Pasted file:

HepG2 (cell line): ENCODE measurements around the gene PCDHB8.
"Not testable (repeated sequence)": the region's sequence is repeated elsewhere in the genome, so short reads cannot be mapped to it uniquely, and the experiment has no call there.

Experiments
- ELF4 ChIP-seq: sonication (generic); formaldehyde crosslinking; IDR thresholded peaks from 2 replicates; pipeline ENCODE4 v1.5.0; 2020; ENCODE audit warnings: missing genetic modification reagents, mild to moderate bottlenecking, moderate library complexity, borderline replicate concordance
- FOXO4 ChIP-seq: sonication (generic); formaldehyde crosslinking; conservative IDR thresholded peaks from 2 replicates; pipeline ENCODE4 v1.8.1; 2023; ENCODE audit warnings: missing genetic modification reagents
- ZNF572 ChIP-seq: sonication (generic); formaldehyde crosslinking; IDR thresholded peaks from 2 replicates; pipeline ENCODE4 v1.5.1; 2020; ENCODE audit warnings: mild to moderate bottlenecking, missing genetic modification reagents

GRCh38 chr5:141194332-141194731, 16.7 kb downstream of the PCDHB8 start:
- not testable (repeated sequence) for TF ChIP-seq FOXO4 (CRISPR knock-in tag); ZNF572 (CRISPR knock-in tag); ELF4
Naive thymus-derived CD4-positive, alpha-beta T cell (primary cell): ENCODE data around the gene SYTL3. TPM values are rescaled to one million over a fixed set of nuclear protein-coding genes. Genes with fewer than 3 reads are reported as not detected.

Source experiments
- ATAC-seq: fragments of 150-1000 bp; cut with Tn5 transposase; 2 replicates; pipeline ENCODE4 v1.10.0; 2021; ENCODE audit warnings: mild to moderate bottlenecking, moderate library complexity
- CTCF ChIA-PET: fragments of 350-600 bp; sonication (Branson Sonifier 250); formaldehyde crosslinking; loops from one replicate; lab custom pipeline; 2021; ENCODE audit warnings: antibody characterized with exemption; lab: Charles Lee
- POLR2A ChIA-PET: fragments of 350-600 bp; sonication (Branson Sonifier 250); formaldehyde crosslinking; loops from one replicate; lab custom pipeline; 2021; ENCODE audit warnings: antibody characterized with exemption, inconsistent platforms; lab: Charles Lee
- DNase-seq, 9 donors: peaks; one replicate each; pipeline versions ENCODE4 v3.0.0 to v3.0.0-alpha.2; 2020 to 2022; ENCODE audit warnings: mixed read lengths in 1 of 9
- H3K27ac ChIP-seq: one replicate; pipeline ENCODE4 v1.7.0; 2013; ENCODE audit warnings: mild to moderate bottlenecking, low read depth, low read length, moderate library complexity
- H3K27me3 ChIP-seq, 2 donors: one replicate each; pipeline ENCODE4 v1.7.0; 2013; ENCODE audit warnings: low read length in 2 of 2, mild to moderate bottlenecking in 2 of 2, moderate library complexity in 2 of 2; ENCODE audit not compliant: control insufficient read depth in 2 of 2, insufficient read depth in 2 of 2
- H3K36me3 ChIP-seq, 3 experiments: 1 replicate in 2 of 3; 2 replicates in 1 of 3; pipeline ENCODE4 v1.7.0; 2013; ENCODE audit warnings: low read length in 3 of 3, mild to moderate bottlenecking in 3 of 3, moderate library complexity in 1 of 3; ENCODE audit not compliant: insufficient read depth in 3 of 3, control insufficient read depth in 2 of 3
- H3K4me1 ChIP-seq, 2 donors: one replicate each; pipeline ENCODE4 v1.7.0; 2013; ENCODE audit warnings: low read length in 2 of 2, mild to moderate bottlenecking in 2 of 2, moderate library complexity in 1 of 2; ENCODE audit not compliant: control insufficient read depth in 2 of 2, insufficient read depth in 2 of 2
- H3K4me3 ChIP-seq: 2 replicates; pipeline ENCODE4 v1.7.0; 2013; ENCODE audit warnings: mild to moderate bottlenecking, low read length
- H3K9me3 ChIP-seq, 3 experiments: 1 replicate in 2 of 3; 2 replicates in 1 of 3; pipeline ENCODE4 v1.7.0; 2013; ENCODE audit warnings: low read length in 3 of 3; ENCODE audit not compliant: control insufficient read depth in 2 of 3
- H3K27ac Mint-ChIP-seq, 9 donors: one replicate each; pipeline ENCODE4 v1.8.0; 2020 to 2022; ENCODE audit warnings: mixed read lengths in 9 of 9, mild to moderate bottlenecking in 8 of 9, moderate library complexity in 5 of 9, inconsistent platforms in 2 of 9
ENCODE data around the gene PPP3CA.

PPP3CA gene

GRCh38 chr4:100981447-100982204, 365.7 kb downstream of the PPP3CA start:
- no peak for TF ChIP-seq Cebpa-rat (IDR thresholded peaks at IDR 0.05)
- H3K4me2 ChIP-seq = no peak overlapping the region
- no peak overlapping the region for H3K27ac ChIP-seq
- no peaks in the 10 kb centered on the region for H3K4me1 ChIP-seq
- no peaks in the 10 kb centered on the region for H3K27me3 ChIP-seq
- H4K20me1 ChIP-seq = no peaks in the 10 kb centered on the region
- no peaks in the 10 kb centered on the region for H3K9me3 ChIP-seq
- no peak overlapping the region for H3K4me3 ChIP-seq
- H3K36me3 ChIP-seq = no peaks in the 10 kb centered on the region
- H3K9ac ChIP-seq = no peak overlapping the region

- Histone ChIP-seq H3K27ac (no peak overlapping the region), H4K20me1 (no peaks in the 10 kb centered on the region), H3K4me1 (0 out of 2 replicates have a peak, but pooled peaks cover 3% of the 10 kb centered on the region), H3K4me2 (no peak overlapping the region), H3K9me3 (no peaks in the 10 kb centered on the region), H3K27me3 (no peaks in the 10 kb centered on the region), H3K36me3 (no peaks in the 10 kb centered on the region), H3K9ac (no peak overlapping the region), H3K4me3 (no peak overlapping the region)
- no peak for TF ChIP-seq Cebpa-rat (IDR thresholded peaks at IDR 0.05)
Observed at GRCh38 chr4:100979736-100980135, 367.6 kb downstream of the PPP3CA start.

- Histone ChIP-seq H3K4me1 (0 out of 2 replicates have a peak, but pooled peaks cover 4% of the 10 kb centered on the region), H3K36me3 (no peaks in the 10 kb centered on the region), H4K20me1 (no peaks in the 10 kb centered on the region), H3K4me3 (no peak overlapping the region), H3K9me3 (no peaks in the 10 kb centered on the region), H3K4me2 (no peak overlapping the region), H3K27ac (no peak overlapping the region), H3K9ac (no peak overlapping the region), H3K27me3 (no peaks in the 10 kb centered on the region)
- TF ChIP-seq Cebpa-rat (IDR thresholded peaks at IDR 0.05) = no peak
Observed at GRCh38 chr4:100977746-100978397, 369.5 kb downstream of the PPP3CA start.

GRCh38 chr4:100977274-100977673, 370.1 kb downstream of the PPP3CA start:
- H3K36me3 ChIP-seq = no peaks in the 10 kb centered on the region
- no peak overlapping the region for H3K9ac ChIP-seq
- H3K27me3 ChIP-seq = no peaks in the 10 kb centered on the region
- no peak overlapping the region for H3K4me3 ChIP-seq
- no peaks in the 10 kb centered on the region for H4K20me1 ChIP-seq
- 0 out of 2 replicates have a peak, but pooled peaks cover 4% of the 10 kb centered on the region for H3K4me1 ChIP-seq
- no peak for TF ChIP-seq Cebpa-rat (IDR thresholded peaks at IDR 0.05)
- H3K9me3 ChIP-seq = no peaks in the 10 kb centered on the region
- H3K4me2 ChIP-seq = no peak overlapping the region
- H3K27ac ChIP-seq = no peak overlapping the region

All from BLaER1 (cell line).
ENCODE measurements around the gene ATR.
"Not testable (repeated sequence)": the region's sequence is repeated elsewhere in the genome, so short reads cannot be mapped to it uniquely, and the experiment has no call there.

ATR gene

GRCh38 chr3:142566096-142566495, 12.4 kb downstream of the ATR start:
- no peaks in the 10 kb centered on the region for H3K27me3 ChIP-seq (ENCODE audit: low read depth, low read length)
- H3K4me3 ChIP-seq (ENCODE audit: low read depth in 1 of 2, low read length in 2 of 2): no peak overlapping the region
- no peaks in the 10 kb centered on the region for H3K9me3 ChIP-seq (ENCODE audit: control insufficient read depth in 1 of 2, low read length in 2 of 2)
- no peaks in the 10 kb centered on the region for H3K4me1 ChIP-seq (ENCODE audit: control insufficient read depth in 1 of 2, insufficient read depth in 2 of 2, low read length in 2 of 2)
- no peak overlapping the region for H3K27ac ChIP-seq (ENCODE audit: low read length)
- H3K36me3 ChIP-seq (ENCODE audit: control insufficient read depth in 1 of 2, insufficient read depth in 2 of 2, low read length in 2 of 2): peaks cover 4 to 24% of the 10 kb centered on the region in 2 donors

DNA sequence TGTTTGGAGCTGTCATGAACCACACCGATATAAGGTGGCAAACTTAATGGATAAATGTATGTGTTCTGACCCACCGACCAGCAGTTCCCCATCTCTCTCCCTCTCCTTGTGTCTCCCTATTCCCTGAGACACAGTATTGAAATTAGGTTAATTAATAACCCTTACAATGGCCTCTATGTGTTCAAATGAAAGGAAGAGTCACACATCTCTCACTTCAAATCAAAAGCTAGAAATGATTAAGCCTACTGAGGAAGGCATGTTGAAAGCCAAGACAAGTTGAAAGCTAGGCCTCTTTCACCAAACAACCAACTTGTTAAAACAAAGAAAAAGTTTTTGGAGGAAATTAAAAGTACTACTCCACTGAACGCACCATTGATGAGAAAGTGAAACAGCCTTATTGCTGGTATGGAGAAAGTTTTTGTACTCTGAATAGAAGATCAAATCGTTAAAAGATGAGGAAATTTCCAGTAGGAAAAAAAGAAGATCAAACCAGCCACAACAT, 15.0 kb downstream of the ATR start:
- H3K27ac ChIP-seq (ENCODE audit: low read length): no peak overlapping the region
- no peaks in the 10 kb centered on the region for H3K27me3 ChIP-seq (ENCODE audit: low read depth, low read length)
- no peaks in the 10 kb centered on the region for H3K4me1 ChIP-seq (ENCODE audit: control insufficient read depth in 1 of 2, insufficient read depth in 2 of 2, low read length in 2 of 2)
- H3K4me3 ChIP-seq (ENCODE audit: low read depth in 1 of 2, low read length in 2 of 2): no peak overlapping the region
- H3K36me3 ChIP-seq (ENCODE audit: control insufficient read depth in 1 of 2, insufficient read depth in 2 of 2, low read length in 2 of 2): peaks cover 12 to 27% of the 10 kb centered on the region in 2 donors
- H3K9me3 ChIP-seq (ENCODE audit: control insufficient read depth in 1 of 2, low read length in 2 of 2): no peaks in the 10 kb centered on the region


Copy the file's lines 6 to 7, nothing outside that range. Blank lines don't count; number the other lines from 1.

- ZNF572 ChIP-seq: sonication (generic); formaldehyde crosslinking; IDR thresholded peaks from 2 replicates; pipeline ENCODE4 v1.5.1; 2020; ENCODE audit warnings: mild to moderate bottlenecking, missing genetic modification reagents

GRCh38 chr5:141194332-141194731, 16.7 kb downstream of the PCDHB8 start: